170 years ago India rode its 1st train, from Bombay to Thane

On 17 August 1849, a year after becoming Governor General, Dalhousie passed a law in the British Parliament called the Great Indian Peninsular Company Act to pave the way for train’s run in India.

First Train in India

Mumbai: Exactly 170 years ago on the same day, i.e. April 16, 1853, the first passenger train was flagged off in India at Bori Bander railway station (now Chhatrapati Shivaji station) when it clocked 3.35pm on watch. Bombay Governor John Elphinstone gave the green light to a passenger train. The train then proceeded, whistling amid 21 cannon salutes. In the next hour and a half, the train reached Thane railway station after covering a distance of 34 km. The train had 14 compartments and carried 400 passengers.

April 16 was declared a public holiday

As it was a momentous day for India, April 16 was declared a public holiday in Bombay (now Mumbai). A huge crowd of onlookers had turned up at the railway station. The anxious crowd of people worshipped the train standing at the station and offered flowers on the track,

According to Australia’s ‘Overloaded Telegram and Courier’, some were putting red vermilion on the track while others were placing fruits and flowers there. Some of them were waiting for the train to move with their eyes closed with incense sticks in their hands. It seemed that the train was nothing short of a divine power for them.

When the train rolled on the railway track, people were shouting in extreme joy. The smoke billowing out of the engine was thrilling them. After travelling about 8 km, the train stopped at Bhaikhla where its engine was filled with water. The train then stopped for a while in Sion. Thus, in an hour and a half journey, the train had 2 stoppages for 15 minutes.

An official’s insistence made the train to run in India

In 1600 AD, the East India Company received a charter from the Queen of Britain. Eight years later, in 1608, it started its business in India as a private company. With no means of transport at this time, the British faced considerable difficulties in transporting goods.

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The first train ran in Britain in 1825, nearly 200 years after the East India Company arrived in India. It had travelled the distance from Stockton to Darlington. In the next few years, people in the United Kingdom began to use the train to move from one place to another and carry goods. Then in 1832, a proposal came to the British official from South India to run trains in India on the lines of Britain. But, not much could be done on it at that moment.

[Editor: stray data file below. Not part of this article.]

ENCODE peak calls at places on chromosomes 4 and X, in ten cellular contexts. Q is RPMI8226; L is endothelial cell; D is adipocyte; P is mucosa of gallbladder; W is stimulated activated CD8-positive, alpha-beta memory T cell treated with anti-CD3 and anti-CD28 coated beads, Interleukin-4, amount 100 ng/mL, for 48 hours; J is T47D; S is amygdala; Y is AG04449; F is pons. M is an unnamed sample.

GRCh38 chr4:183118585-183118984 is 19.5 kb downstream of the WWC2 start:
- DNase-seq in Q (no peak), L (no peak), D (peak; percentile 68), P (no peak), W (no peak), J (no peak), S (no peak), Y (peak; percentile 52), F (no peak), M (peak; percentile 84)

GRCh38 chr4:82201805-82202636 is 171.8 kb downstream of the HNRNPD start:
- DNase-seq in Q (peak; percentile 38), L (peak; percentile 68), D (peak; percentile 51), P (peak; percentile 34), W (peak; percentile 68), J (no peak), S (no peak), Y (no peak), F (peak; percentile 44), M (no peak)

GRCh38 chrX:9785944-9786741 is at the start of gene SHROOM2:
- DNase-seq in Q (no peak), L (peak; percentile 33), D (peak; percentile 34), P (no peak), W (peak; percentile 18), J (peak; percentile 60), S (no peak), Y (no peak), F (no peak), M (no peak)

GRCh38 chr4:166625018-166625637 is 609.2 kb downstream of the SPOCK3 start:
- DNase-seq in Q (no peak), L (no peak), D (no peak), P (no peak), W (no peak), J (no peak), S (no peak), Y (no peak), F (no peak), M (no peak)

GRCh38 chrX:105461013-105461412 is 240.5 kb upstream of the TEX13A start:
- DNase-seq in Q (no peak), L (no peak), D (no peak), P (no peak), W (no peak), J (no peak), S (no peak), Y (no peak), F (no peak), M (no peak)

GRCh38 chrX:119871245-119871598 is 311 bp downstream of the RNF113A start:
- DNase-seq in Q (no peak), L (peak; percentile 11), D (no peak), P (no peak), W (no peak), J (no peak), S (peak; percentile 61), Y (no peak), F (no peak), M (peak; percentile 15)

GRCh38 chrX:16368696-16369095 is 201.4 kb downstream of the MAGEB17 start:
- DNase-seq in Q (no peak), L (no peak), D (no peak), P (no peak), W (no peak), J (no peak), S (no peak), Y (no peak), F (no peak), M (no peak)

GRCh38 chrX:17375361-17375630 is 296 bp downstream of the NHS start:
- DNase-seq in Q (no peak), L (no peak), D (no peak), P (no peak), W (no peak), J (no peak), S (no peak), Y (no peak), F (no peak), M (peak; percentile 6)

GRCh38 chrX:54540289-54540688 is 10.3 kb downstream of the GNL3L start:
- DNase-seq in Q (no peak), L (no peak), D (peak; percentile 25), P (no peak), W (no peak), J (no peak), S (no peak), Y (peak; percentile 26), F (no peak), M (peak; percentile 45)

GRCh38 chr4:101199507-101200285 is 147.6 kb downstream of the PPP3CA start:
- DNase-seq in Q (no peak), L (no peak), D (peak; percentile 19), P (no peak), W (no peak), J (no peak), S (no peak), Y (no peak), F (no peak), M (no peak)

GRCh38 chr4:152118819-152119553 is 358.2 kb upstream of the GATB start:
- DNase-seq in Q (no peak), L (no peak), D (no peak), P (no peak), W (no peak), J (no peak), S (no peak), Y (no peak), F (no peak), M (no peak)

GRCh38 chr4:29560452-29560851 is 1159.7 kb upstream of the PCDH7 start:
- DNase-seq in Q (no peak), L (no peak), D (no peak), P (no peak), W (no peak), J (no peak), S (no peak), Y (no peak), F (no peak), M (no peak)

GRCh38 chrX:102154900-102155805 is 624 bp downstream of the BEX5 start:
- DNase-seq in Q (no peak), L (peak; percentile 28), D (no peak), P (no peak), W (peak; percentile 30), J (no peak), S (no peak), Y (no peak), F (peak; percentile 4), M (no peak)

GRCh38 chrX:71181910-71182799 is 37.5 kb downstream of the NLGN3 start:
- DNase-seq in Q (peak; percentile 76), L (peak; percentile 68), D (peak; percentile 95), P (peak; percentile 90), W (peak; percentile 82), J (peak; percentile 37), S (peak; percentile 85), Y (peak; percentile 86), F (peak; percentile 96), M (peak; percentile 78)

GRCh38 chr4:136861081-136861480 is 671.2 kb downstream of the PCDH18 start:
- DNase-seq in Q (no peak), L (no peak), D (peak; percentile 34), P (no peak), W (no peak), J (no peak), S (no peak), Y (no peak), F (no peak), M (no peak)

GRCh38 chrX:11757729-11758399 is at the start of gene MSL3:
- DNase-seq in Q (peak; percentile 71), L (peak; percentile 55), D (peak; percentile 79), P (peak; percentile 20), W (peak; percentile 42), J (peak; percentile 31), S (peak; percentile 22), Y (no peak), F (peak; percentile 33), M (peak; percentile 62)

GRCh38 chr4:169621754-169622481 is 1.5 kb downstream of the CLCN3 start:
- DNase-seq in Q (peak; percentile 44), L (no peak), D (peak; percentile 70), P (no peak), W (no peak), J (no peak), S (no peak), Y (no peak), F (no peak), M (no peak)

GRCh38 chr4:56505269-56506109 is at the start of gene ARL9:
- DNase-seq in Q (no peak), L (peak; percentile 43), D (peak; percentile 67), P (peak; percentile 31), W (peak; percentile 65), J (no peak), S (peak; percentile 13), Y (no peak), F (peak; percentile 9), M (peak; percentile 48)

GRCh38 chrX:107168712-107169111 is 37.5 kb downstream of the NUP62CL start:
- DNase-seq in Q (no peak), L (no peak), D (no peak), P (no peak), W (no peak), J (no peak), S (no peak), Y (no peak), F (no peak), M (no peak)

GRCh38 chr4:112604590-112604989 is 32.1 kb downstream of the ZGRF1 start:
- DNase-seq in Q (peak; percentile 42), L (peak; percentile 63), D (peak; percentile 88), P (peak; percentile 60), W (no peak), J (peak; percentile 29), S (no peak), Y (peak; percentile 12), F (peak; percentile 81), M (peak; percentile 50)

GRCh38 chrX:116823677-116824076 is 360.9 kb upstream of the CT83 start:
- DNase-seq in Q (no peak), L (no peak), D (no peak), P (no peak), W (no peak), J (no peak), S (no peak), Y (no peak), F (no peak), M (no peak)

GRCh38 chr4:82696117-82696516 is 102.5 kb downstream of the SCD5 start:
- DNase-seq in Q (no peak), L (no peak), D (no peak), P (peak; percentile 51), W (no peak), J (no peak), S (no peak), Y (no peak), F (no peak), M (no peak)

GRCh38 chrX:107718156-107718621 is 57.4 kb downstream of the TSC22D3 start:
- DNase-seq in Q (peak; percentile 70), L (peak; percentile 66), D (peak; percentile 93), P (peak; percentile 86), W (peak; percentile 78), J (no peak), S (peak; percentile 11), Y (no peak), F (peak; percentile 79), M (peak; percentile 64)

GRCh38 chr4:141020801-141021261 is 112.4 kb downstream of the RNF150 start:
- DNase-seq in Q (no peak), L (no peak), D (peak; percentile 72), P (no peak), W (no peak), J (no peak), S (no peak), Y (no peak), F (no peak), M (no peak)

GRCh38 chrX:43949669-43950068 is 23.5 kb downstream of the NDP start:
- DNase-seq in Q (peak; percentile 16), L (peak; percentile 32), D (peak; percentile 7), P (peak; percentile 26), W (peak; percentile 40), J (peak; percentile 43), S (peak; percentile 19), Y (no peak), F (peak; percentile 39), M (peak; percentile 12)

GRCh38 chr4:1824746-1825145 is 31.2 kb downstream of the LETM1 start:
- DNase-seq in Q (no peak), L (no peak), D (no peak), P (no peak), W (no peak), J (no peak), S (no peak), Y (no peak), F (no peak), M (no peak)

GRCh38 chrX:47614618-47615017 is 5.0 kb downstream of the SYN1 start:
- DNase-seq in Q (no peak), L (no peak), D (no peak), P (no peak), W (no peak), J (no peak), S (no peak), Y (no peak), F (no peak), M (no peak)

When Lord Dalhousie became Governor General of India in 1848, he decided to run trains in India. Dalhousie had drawn up a plan to bring trains here in 1843, five years before he became Governor General. It was the dream and insistence of the British officer Dalhousie to see the train running on the Indian soil.

Dalhousie’s plan received further impetus when in 1846 the cotton crop in the United States suffered severe losses. Things got to such an extent that textile businessmen from cities like Manchester decided to leave America and come to India. These traders appealed to Dalhousie after he became Governor General to run trains in India.

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English officials were already short of trains for moving the army from one place to another and for the business of the East India Company. On 17 August 1849, a year after becoming Governor General, Dalhousie passed a law in the British Parliament called the Great Indian Peninsular Company Act to pave the way for train’s run in India.

Dalhousie handed over command to trusted engineer

After receiving the green signal from the UK Parliament, the biggest problem facing Dalhousie was to select the person who could carry out the job? After much deliberations, he entrusted the responsibility to Arthur Cotton, a civil engineer from Madras.

Also working on his team was Willian Avery, who also designed the first railroad locomotive. By this time, two of the country’s biggest businessmen, Jagannath Shankarsheth and Sir Jamshedji Jijabhai, had formed the Indian Railway Association. The association was also responsible for building the first train, which was being helped by British officials.

In 1851, more than 10,000 workers were engaged in laying tracks and do other works between Mumbai and Thane. All these people were working day and night to realize their dream of running the train within the deadline. As a result, these workers completed their work in 25 months for 20% less than the fixed budget. It was not until 1853 that the first train between Mumbai and Thane was possible.